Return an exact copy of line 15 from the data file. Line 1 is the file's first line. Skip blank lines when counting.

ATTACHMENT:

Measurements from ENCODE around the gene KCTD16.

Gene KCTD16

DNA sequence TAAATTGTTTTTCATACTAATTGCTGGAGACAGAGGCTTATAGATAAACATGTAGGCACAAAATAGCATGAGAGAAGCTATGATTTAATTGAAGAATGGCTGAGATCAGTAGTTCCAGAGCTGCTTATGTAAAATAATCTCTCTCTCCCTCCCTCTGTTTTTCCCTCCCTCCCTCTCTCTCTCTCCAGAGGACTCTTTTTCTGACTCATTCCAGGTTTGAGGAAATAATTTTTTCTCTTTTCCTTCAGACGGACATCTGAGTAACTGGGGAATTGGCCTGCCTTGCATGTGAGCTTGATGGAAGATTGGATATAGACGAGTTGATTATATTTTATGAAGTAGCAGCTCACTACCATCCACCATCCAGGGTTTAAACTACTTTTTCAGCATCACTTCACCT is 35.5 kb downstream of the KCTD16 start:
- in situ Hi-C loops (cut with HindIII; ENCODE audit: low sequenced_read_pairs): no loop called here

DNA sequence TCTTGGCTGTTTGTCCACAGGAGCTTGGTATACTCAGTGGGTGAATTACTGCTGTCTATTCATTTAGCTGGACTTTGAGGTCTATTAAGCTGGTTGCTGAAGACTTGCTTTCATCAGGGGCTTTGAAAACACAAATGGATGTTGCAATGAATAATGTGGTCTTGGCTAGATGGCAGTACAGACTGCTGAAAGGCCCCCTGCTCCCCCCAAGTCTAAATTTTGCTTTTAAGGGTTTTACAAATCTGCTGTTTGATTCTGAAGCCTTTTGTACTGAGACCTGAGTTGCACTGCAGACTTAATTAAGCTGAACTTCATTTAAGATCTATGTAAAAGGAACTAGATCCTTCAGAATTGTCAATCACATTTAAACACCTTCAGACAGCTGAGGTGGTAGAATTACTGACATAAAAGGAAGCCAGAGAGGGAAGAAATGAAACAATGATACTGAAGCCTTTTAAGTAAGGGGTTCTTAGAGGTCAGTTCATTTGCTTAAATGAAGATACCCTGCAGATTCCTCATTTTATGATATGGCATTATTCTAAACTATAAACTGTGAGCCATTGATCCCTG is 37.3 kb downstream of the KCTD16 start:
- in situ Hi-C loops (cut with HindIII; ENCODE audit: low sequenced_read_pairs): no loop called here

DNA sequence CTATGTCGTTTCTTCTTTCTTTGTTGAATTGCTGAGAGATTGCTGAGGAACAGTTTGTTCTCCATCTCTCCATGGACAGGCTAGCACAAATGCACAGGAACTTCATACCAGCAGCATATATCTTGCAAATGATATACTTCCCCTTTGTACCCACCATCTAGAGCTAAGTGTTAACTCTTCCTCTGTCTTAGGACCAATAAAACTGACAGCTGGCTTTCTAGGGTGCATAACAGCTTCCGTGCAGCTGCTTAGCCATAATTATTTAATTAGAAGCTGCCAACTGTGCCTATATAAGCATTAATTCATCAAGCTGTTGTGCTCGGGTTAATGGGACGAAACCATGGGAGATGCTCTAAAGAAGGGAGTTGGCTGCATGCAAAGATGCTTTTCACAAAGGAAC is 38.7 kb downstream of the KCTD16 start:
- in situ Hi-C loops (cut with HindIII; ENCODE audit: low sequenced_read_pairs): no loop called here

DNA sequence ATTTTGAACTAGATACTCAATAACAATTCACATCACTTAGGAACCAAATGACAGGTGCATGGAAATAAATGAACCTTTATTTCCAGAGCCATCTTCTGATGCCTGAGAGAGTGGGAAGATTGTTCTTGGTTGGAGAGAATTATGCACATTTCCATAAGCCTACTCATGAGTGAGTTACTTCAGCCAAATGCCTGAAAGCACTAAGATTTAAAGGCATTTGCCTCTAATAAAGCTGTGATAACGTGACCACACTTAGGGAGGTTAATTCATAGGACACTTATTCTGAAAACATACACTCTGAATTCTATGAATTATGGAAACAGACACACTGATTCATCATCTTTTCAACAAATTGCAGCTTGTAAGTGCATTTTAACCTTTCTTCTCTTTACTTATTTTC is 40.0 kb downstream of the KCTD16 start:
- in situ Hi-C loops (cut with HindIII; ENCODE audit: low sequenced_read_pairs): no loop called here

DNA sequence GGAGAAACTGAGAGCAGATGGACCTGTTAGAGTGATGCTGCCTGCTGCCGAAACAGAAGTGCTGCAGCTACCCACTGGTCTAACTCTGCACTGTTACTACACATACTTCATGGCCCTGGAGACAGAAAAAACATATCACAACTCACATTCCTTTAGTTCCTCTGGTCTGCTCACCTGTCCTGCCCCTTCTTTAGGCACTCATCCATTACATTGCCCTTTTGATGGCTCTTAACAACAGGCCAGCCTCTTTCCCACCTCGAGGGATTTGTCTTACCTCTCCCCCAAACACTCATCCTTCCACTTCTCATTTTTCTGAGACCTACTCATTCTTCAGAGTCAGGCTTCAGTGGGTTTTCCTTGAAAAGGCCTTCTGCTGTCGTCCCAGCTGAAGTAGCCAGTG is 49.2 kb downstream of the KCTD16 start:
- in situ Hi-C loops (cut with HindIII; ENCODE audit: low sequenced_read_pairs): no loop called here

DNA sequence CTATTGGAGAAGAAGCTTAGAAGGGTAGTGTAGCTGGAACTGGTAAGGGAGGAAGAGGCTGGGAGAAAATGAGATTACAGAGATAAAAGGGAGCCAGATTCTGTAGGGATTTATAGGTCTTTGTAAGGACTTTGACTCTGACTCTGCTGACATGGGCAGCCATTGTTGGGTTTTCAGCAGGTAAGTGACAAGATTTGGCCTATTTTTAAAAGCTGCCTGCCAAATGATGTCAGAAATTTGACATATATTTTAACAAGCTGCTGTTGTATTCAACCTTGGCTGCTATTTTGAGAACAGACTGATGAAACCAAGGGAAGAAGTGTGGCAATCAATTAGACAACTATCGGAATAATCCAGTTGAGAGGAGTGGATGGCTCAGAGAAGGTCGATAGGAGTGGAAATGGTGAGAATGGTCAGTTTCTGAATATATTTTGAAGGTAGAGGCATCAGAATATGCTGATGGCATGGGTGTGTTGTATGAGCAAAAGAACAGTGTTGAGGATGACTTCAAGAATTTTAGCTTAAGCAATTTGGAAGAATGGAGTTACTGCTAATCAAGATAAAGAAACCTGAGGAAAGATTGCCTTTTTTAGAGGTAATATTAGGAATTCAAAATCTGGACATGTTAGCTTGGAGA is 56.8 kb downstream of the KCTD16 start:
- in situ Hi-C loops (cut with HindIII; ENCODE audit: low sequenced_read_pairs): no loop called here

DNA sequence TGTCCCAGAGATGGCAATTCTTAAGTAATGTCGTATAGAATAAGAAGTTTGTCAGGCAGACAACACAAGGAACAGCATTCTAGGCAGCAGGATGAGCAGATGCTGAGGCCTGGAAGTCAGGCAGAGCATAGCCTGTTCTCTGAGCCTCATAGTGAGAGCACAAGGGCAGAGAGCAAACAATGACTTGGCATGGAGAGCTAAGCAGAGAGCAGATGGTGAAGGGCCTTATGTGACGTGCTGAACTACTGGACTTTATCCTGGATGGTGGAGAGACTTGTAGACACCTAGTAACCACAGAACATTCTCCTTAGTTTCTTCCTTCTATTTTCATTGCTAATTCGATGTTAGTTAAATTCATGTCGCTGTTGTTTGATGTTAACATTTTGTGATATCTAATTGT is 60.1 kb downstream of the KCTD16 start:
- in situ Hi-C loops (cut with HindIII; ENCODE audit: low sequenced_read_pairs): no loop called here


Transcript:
DNA sequence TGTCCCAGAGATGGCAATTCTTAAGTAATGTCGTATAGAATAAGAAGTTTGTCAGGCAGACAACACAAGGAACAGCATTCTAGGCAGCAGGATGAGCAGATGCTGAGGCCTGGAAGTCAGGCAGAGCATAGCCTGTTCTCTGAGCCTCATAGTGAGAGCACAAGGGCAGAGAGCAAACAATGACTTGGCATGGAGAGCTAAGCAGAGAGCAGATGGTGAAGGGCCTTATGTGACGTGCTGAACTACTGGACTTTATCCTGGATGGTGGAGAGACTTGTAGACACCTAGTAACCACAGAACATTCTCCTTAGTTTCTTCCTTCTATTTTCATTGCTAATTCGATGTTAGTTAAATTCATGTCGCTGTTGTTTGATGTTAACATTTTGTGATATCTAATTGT is 60.1 kb downstream of the KCTD16 start: